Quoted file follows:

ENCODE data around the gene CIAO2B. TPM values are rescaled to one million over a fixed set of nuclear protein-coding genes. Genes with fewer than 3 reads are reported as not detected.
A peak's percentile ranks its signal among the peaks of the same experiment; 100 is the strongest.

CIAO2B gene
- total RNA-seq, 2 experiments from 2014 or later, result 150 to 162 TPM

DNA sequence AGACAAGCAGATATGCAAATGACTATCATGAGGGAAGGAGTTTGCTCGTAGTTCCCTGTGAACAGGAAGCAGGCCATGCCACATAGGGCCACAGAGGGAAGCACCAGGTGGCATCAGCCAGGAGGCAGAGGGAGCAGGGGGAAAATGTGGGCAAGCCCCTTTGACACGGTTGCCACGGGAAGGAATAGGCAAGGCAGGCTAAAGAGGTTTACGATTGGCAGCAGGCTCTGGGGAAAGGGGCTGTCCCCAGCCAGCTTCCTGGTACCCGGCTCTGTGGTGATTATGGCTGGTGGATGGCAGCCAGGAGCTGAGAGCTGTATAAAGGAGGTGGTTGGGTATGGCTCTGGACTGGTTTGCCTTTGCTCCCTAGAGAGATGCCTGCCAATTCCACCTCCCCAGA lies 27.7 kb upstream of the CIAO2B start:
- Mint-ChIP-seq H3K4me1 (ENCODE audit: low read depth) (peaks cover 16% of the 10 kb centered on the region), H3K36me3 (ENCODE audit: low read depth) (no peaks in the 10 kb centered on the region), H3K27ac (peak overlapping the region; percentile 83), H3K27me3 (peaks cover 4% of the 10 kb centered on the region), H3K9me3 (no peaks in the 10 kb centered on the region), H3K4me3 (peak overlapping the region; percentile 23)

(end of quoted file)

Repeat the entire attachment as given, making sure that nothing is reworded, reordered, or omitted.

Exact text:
ENCODE data around the gene CIAO2B. TPM values are rescaled to one million over a fixed set of nuclear protein-coding genes. Genes with fewer than 3 reads are reported as not detected.
A peak's percentile ranks its signal among the peaks of the same experiment; 100 is the strongest.

CIAO2B gene
- total RNA-seq, 2 experiments from 2014 or later, result 150 to 162 TPM

DNA sequence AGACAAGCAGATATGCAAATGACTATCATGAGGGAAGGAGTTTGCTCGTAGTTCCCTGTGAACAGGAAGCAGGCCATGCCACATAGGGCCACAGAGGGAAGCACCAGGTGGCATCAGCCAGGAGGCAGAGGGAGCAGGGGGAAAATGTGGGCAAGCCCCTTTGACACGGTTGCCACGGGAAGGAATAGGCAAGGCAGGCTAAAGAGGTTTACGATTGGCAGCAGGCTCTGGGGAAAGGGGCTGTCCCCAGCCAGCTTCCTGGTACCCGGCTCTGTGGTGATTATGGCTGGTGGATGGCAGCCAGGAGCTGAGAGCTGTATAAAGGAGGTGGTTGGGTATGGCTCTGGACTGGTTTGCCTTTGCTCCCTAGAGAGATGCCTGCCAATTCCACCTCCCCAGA lies 27.7 kb upstream of the CIAO2B start:
- Mint-ChIP-seq H3K4me1 (ENCODE audit: low read depth) (peaks cover 16% of the 10 kb centered on the region), H3K36me3 (ENCODE audit: low read depth) (no peaks in the 10 kb centered on the region), H3K27ac (peak overlapping the region; percentile 83), H3K27me3 (peaks cover 4% of the 10 kb centered on the region), H3K9me3 (no peaks in the 10 kb centered on the region), H3K4me3 (peak overlapping the region; percentile 23)